Sydney’s 4-1 win grants ticket to Grand Final

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For the first time since being crowned champions in 2010, Sydney will play Melbourne Victory in the Grand Final of the 2014-15 A-League season after defeating Adelaide United 4-1 in front of 26,783 at Allianz Stadium on Saturday night.

With a 2-0 lead at half-time, Alex Brosque extended his side’s advantage early in the second half before Adelaide rallied for a goal of their own, but the gulf in class was ultimately as clear as the high-definition, 277 square metre Daktronics superscreens towering over the pulsating Cove at one end, and the forty or fifty strangers in red shirts gathered at the other, as Christopher Naumoff scored in injury time to end hopes of a late comeback.

Given Sydney’s complete lack of form against Adelaide at Allianz in all competitions this season – two losses in the league, one in the FFA Cup – it might have seemed somewhat incongruous to recent tradition that the home side so quickly established themselves as the team in unquestionable control of this semi final.

Adelaide, for their part, were content to sit back and attempt to hit their opponents on the counter as they have done all year, but did so at the expense of all attacking momentum as Sydney won early corners, and had the first few shots.

The visitors’ best chances came from Sydney giving up possession in midfield, and a string of painfully soft free kicks along the sidelines.

Having set the precedent of blowing his whistle whenever he felt like it early on in the match, it was harder to find fault with Ben Williams’ refereeing as the game progressed, as he became, increasingly, not so much a good referee making a series of poor decisions as poor referee making a series of decisions that were consistent with his standard of officiating.

After 15 minutes, Sydney had the ball in the back of the net when Janko prodded the ball past Eugene Galekovic in the Adelaide goal, but Williams again called play back for a foul – correctly, this time, for the offside Janko, but it didn’t stop the growing dissent in the crowd.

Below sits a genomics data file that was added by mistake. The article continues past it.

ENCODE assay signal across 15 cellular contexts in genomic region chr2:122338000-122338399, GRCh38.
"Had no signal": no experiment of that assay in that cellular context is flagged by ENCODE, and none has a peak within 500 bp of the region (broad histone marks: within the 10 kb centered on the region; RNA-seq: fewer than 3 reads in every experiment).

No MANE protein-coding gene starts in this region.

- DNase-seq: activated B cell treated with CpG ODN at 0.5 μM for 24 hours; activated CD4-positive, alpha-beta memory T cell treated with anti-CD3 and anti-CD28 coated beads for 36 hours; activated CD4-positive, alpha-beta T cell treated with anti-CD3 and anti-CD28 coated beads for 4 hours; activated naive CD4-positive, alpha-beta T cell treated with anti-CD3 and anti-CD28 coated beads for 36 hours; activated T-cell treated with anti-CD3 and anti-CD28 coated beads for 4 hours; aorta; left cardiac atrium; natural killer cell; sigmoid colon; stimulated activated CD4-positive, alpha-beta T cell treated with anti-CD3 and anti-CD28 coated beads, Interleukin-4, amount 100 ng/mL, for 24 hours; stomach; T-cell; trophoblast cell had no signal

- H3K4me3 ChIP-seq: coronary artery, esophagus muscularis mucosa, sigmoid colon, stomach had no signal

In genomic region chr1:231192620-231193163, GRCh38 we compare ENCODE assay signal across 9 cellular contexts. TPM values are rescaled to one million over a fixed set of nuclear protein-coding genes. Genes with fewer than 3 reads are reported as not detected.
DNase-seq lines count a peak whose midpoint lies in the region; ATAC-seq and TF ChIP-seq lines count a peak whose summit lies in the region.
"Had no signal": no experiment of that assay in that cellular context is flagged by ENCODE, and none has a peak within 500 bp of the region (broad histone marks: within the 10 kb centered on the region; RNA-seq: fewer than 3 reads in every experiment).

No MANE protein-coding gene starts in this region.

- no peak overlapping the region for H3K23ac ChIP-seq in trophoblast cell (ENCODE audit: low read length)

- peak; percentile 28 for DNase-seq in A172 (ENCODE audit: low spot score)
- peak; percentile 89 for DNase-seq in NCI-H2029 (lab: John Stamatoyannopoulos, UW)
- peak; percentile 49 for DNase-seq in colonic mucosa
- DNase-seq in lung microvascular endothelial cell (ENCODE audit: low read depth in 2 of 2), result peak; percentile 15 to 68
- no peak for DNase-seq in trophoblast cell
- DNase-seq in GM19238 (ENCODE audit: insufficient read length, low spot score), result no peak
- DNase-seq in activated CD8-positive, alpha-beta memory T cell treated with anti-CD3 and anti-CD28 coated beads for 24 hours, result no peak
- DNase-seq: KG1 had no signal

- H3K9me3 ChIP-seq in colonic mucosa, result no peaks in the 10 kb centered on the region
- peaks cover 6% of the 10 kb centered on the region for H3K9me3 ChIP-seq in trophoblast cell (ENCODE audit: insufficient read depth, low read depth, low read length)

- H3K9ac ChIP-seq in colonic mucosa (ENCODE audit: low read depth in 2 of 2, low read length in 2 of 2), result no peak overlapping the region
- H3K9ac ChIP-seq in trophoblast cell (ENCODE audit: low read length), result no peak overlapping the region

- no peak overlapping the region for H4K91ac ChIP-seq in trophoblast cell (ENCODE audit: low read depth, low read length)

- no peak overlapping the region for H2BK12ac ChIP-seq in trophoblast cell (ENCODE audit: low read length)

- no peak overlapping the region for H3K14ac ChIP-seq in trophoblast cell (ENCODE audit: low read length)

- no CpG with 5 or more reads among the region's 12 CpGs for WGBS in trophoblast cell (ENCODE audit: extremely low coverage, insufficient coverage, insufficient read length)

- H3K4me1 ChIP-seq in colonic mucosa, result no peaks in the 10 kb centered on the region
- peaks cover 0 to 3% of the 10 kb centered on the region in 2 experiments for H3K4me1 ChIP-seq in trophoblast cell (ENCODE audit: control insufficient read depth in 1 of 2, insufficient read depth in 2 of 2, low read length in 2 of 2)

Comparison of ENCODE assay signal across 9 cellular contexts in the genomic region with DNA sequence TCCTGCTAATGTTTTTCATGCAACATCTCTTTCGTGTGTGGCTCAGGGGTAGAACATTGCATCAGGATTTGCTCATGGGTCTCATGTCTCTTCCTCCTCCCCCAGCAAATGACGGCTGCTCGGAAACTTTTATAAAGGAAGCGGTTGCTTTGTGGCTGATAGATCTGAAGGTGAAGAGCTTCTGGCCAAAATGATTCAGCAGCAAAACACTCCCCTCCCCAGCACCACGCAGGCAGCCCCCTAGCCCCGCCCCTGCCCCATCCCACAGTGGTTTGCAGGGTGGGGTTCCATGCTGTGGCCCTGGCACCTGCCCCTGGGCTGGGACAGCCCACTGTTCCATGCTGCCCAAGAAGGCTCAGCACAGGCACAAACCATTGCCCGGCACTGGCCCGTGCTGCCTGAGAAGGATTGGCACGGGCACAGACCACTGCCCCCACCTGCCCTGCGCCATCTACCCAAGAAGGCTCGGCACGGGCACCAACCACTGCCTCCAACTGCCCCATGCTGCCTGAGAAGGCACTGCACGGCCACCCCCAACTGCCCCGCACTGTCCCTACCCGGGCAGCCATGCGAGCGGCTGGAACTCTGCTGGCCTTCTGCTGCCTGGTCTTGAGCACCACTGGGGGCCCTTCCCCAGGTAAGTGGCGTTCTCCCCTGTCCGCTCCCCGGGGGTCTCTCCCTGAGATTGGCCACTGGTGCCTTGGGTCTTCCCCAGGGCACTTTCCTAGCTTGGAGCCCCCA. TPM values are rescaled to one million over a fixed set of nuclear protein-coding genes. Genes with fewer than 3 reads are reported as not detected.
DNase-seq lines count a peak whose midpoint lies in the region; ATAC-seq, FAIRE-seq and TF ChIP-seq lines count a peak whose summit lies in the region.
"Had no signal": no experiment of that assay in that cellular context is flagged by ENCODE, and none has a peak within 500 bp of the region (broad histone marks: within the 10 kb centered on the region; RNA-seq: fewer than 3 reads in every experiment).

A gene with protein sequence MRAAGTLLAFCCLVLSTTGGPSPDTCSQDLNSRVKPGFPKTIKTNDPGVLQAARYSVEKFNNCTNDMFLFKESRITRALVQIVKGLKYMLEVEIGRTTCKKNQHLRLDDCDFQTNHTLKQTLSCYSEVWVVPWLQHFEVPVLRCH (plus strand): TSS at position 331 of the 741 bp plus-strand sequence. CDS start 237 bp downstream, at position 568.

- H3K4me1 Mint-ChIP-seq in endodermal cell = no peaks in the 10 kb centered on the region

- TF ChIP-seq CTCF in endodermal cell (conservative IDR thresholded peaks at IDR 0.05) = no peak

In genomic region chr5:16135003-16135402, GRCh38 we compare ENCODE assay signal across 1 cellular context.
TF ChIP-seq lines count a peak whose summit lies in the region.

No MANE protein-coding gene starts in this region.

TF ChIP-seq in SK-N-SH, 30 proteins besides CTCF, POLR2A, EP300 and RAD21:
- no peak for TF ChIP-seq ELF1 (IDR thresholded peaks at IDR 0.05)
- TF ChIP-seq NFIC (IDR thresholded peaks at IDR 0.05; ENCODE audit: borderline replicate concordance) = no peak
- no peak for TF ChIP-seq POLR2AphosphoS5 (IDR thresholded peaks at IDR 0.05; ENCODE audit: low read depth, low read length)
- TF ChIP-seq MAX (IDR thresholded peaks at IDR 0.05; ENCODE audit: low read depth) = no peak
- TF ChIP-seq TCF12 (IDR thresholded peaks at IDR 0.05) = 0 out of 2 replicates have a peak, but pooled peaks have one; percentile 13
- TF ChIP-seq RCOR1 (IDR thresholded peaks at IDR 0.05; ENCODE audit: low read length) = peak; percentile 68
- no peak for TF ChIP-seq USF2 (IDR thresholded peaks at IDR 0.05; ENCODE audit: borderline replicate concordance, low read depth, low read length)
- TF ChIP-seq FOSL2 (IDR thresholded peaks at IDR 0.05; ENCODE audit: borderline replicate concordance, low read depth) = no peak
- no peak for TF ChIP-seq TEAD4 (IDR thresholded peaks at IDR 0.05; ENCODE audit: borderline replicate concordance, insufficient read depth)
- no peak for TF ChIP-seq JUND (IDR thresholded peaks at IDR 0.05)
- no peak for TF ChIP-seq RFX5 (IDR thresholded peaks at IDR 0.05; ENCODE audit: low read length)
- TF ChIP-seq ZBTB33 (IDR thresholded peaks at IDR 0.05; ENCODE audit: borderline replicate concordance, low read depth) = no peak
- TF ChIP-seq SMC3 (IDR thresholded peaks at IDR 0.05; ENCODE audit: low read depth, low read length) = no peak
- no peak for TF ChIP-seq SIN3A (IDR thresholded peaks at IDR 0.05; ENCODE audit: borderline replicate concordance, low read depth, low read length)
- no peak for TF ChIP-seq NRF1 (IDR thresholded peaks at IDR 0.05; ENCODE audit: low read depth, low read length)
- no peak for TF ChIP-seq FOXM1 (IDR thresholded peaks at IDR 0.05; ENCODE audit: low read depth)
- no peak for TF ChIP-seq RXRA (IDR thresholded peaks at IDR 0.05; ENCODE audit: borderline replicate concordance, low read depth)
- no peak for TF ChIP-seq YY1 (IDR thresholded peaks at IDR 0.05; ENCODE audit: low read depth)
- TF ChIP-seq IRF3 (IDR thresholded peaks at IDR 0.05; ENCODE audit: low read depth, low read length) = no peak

Sydney weathered what amounted to little more a sun shower, and deservedly went ahead in the 18th minute when Bernie Ibini slammed a shot into the roof of the net from the edge of the penalty area; the on-loan Shanghai Dongya striker scoring his seventh goal of the season.

Vedran Janjetovic stood up well to a one-on-one with Sergio Cirio shortly afterwards to keep Sydney ahead, the Spaniard unable to capitalise on Adelaide’s best chance of the half.

Adelaide were dealt a sucker punch with halftime approaching as Ibini found himself in space on the right, whipping a low cross towards the near post for Alex Brosque, who flicked the ball behind his standing foot and under a sprawling Galekovic.

It was a goal that stunned the ground into silence, if only for a fraction of a second, before the crowd gathered up the pieces of their freshly-blown minds and exploded into noise.

The second half began as the first had ended, with Eugene Galekovic picking the ball out of the back of his net as Graham Arnold grimaced his way through a celebration on the sideline.

Marc Janko, offside by a hair and a bomb threat when he received a pass inside the Adelaide penalty area, lost possession after running into Nigel Boogaard, but the ball spun fortuitously out of the tackle for Alex Brosque, who swiped his volley home for his second of the night, and his side’s third.